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Hater no, it's a fine razor I'm just not into cults and I have 150 or so other razors I prefer.

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 08-02-2019, 04:50 AM
#13
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[Image: 6a2b566d4780d4ee9d37aa1d878c876b.jpg]

Not in the top 150? You sir are one of the point 3 percent (100 - 99.7).


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 08-02-2019, 05:58 AM
#14
  • chazt
  • Senior Member
  • Queens, NY
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I’m at the apex of the curve. Setting 5 is my sweet spot.

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 08-02-2019, 08:05 AM
#15
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(08-02-2019, 04:50 AM)glennconti Wrote: [Image: 6a2b566d4780d4ee9d37aa1d878c876b.jpg]

Not in the top 150? You sir are one of the point 3 percent (100 - 99.7).


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Cult. Has nothing to do with gap or exposure. Aggressive Le Coq to mild Stahly there are myriad designs that interest me more. Are you aware of other manufacturers than Gillette?

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 08-02-2019, 09:01 AM
#16
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(08-02-2019, 08:05 AM)jmudrick Wrote:
(08-02-2019, 04:50 AM)glennconti Wrote: [Image: 6a2b566d4780d4ee9d37aa1d878c876b.jpg]

Not in the top 150? You sir are one of the point 3 percent (100 - 99.7).


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Cult. Has nothing to do with gap or exposure. Aggressive Le Coq to mild Stahly there are myriad designs that interest me more. Are you aware of other manufacturers than Gillette?

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Sure my friend I have about 100 different razors myself. For me the RAD killer was a Wolfman Dual head - Open Comb/Solid Bar stainless. But, think about it... What are you searching for with your purchasing 150 different razors? Many people could just select a good old Gillette Adjustable and stop there and be happy.

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 08-02-2019, 10:16 AM
#17
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(08-02-2019, 09:01 AM)glennconti Wrote:
(08-02-2019, 08:05 AM)jmudrick Wrote:
(08-02-2019, 04:50 AM)glennconti Wrote: [Image: 6a2b566d4780d4ee9d37aa1d878c876b.jpg]

Not in the top 150? You sir are one of the point 3 percent (100 - 99.7).


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Cult. Has nothing to do with gap or exposure. Aggressive Le Coq to mild Stahly there are myriad designs that interest me more. Are you aware of other manufacturers than Gillette?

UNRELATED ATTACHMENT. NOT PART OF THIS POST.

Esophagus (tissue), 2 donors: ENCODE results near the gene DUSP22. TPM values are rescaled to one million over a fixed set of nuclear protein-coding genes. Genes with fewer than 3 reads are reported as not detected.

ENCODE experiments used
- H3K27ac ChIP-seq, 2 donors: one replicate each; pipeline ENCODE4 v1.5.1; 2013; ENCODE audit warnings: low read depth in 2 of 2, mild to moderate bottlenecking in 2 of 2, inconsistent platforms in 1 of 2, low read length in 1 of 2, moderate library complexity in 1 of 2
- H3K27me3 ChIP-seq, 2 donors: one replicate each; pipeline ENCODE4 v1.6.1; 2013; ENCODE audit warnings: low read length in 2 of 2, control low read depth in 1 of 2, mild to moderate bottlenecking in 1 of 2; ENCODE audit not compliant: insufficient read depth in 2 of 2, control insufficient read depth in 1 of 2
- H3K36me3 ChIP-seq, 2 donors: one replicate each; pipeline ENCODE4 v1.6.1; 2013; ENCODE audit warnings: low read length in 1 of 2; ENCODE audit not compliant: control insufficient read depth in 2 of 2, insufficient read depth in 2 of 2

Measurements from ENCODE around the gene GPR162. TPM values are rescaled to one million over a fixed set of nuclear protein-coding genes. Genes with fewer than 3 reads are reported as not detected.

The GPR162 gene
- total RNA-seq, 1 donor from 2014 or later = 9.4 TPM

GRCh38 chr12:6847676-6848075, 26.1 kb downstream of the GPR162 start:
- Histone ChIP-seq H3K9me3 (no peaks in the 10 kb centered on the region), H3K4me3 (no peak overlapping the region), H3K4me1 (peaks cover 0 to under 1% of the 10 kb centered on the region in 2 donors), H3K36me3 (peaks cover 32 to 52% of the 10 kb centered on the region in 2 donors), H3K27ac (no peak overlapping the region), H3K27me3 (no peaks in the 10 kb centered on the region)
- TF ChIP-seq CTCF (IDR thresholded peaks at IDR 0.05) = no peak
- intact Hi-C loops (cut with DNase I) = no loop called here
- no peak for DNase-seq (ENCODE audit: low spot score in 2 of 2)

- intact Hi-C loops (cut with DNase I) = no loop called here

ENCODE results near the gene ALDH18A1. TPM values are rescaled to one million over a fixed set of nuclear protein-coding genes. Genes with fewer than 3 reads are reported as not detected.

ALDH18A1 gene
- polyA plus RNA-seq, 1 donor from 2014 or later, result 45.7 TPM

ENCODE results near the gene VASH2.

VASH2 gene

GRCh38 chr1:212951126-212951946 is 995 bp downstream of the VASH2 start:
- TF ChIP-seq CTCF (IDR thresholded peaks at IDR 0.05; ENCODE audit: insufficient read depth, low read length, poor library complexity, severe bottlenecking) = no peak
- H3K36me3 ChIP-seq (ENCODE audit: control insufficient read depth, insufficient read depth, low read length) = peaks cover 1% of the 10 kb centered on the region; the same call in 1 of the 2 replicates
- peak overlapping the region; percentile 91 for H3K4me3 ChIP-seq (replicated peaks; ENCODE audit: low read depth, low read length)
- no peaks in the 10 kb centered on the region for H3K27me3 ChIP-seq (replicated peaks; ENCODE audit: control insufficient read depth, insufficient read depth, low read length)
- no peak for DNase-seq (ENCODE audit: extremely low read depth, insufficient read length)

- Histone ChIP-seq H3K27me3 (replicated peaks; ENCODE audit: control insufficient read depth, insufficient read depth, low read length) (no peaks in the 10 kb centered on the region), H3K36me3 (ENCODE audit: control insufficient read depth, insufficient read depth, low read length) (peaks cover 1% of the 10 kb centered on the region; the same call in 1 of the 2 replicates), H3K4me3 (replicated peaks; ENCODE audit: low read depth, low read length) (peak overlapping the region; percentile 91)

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Sure my friend I have about 100 different razors myself. For me the RAD killer was a Wolfman Dual head - Open Comb/Solid Bar stainless. But, think about it... What are you searching for with your purchasing 150 different razors? Many people could just select a good old Gillette Adjustable and stop there and be happy.
Not searching for anything (ok maybe a Leresche 77), I'm into variety and history, not particularly interested in settling down with one . If I were a Gillette adjustable would not make the short list, regardless of what these many people might do.

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 08-02-2019, 04:09 PM
#18
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(08-02-2019, 10:16 AM)jmudrick Wrote:
(08-02-2019, 09:01 AM)glennconti Wrote:
(08-02-2019, 08:05 AM)jmudrick Wrote: Cult. Has nothing to do with gap or exposure. Aggressive Le Coq to mild Stahly there are myriad designs that interest me more. Are you aware of other manufacturers than Gillette?

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Sure my friend I have about 100 different razors myself. For me the RAD killer was a Wolfman Dual head - Open Comb/Solid Bar stainless. But, think about it... What are you searching for with your purchasing 150 different razors? Many people could just select a good old Gillette Adjustable and stop there and be happy.
Not searching for anything (ok maybe a Leresche 77), I'm into variety and history,  not particularly interested in settling down with one . If I were a Gillette adjustable would not make the short list, regardless of what these many people might do.